Also, I am happy to say that my “peer commentary” on Dreger’s article was accepted for publication, giving me the surreal experience of being able to say that I have a paper coming out in a sexology journal. Anyway, you can download a PDF version of my commentary here:

Hate Mail

Originally posted on LJ 2-27-08

So I sometimes receive disturbing emails. Sometimes they're from someone who fiercely disagrees with something I've said in my book or that I've posted on the web somewhere, and they're really mad about it. Sometimes it's a creepy webstalker who's particularly interested in/obsessed with transsexual women. But I don't receive a lot of actual hate mail. But occasionally I do. And here's one I received yesterday:

Whipping Girl FAQ: on the words, transsexual, transgender and queer

Originally posted on LJ 12-31-08

In this, the second in a line of posts that address some of the more frequently asked questions I’ve received about Whipping Girl (WG), I want to discuss the ways in which I use the words transsexual, transgender and queer throughout the book. I’ve received quite a number of emails from people who have had a transsexual experience and who appreciated many of the points I make throughout the book, but who were bothered that I used the word “transsexual,” and/or who were angered/disappointed that I positioned that identity/experience under the rubric of “transgender” or “queer.” Here, I hope to explain my reasoning and offer insight into where I’m coming from on this matter.

Whipping Girl FAQ: the necklace issue

originally posted on LJ 11-24-07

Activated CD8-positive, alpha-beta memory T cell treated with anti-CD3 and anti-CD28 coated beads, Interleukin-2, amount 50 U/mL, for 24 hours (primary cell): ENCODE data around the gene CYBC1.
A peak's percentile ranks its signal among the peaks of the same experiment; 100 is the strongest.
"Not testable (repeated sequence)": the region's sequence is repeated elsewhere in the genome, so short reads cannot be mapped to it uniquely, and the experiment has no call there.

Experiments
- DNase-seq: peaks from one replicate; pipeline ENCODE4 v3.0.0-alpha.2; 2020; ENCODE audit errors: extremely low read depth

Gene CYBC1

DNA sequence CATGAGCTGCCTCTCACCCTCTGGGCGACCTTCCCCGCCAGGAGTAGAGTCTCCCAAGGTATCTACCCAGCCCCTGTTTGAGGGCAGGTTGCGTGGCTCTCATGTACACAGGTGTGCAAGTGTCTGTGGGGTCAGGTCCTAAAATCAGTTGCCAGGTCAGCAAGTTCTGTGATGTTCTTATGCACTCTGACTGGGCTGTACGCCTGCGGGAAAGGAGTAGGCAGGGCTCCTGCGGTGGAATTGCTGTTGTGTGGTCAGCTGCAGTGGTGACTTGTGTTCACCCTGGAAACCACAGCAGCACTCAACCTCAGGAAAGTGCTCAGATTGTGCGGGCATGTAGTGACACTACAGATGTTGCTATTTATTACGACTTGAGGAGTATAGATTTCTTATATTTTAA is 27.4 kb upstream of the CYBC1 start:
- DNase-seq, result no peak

Whipping Girl FAQ: the necklace issue

So a couple of people have asked me about the cover of my book Whipping Girl (which is pasted at the bottom of this post) – specifically the fact that the woman in the photo is putting on a necklace. Their concern stems from the fact that in the book I critique how media depictions of trans women often show them putting on feminine clothing and accessories. I make the case that the media relies on our societal assumption that femininity itself is artificial and contrived in order to portray trans women’s femaleness as inherently “fake.”

So if the media depicts trans women in the act of putting on feminine accoutrement in order to emphasize our supposed fakeness, why would I do the same with my book cover?

TG Day of Remembrance

Originally posted on LJ 11-20-2007

So today is Transgender Day of Remembrance. To commemorate it, I wrote a piece called There's Something About "Deception" which was posted on Feministing.com yesterday - it touches on the myth of deception and violence directed against trans people. That got me thinking about an old piece that appears in my first poetry chapbook called Either/Or. The piece was called "scared to death" - here it is...

waiting for my Colbert bump!

Originally posted on LJ on 10-25-07

***note: shortly after I found this pleasant Wikipedia addition, someone removed it. Andy Warhol was so right about that whole fifteen-minute thingy...

So sometimes when I'm on Wikipedia, I search using my own name to see if anyone is referencing anything I've written. For the longest time, the only result was on the Michigan Womyn's Music Festival page where my essay Bending Over Backwards: an Introduction to the issue of Trans Woman-Inclusion is cited. But today, a second result came up: the Colbert Report page. After searching through it (it's a *humongous* webpage) I found myself mentioned under Criticisms of the show:

"the gays" are pissing me off

originally posted on LJ on 10-14-07

"The gays" are really pissing me off! And when I say "the gays," I'm not referring to people who engage in same-sex or otherwise queer relationships (a group which obviously includes myself). Rather, I am talking about the people who identify as gay or lesbian *only* and whose homocentric mindset leads them to think nothing of marginalizing and demonizing the countless gender-variant, bisexual, sex radical, economically disadvantaged and unapologetically feminine folks in their own community.

Wednesday, August 24, 2011

the c-word

originally posted on LJ on 8-3-07
Okay, so some people know about this and some people don't. Because I'm exhausted having to recall this story for people every time it comes up in conversation, I am going to post it here. It's about cancer. I plan to write about this more in detail at some point, but for now, hopefully this will suffice: